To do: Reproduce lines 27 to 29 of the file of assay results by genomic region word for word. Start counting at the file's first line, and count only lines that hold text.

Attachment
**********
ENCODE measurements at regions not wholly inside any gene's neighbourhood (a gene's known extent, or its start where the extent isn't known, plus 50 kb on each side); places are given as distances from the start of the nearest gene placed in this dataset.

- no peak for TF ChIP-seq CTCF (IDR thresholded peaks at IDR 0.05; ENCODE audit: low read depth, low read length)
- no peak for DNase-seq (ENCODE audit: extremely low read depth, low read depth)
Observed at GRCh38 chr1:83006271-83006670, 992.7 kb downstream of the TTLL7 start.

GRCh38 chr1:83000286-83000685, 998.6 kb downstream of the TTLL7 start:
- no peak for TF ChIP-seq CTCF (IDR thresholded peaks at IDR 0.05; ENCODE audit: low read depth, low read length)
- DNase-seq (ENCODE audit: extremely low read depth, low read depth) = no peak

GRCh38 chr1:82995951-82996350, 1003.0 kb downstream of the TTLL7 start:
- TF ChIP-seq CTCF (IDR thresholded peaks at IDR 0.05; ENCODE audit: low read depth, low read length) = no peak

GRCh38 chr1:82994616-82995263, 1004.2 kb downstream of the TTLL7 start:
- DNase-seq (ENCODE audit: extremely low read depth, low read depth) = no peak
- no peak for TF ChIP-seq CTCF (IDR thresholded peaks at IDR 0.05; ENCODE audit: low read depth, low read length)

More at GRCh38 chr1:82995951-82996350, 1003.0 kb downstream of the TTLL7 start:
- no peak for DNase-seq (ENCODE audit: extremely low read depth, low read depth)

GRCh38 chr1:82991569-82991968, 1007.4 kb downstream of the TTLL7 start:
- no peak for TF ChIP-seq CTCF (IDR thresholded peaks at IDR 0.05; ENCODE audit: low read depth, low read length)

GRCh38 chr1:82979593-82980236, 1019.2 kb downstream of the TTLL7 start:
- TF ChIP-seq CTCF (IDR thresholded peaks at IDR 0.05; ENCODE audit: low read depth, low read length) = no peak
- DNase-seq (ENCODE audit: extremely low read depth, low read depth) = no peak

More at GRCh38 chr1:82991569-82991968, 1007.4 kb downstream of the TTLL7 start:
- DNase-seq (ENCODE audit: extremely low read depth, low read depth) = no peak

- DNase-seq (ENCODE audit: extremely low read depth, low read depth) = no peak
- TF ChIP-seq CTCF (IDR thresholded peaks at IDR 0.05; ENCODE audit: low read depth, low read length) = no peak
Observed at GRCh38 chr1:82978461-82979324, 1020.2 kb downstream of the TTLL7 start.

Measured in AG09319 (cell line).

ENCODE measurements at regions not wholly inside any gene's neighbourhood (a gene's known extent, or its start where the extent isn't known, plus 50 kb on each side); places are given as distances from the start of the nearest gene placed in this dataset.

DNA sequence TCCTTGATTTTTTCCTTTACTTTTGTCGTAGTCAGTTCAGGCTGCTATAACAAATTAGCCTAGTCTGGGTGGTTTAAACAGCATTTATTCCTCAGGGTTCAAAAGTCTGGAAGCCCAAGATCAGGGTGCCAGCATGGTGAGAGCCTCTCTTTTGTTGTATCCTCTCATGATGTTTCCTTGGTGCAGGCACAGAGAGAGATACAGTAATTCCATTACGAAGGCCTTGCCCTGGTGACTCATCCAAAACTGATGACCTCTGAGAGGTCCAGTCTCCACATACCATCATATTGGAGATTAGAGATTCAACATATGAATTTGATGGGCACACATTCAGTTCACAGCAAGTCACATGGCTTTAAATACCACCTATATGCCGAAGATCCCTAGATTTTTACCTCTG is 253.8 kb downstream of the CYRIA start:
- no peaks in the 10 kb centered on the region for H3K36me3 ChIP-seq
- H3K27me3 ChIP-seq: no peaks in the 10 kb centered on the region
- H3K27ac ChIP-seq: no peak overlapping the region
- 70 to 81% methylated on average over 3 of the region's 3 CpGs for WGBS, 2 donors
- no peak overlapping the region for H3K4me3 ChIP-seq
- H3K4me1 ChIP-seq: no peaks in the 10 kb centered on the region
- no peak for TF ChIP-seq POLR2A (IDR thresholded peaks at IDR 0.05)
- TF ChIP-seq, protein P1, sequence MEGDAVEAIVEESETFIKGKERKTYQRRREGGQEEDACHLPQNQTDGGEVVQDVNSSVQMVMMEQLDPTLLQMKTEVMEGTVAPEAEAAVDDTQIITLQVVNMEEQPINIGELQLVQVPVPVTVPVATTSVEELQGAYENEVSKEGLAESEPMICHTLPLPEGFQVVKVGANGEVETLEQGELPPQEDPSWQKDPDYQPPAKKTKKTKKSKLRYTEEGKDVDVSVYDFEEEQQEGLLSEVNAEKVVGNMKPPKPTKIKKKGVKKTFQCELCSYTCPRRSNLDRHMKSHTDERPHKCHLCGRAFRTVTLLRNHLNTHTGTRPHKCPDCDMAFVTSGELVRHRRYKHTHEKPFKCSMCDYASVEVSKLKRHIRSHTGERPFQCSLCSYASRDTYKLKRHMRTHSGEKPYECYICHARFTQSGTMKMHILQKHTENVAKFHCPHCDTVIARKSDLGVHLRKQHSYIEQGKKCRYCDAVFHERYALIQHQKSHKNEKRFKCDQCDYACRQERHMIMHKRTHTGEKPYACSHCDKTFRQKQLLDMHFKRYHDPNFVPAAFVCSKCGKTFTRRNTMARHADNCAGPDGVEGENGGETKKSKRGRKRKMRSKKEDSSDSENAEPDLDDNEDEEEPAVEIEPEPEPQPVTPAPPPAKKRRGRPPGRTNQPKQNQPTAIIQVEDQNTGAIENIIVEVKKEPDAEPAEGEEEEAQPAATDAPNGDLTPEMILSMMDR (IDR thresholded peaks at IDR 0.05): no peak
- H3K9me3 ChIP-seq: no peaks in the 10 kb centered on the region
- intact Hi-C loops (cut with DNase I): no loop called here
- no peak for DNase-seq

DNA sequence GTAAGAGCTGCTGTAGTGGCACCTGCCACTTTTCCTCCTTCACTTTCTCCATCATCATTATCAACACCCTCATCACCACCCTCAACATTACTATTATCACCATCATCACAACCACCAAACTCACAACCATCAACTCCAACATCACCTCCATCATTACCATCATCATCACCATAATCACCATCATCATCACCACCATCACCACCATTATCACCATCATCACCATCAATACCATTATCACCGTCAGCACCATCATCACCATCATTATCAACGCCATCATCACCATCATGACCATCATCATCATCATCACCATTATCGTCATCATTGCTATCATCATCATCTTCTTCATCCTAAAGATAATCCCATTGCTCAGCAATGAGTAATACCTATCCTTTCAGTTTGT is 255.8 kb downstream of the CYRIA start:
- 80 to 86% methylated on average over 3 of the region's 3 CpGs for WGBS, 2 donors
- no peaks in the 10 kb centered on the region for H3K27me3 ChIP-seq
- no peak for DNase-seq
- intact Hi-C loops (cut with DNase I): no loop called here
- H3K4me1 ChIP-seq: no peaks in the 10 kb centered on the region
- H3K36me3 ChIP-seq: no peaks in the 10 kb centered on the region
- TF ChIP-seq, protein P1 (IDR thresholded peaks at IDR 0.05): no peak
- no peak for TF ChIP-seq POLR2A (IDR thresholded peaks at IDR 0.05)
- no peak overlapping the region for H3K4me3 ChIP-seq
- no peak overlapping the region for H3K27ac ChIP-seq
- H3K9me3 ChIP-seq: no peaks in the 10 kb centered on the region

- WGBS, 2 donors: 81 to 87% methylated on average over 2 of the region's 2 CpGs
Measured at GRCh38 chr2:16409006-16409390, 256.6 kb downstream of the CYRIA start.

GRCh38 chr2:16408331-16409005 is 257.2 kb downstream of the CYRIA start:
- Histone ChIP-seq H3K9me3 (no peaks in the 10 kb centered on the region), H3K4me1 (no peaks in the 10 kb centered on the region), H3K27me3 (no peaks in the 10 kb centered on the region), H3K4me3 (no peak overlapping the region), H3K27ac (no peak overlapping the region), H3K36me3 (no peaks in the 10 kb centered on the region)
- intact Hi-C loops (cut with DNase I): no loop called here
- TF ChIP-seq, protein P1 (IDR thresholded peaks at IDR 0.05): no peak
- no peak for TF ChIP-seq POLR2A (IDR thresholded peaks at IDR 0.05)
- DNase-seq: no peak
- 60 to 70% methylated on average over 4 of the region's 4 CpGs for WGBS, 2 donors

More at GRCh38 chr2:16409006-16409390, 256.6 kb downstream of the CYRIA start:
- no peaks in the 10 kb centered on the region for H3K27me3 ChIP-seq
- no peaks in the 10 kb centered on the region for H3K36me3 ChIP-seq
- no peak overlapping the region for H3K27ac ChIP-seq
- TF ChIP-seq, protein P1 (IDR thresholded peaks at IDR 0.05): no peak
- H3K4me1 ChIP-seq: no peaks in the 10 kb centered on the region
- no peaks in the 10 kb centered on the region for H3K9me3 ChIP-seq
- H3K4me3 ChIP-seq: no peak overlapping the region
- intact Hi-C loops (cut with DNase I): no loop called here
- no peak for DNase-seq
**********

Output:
DNA sequence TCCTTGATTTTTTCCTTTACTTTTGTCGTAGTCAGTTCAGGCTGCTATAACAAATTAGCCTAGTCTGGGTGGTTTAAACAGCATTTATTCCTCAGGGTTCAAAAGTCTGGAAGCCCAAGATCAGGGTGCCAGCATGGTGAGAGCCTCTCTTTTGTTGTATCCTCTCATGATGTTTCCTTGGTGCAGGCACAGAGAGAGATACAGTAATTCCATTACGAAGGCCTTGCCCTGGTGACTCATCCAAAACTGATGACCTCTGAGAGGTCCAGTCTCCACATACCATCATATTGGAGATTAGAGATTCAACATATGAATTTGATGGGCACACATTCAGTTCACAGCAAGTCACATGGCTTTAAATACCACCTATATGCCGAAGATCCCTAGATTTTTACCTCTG is 253.8 kb downstream of the CYRIA start:
- no peaks in the 10 kb centered on the region for H3K36me3 ChIP-seq
- H3K27me3 ChIP-seq: no peaks in the 10 kb centered on the region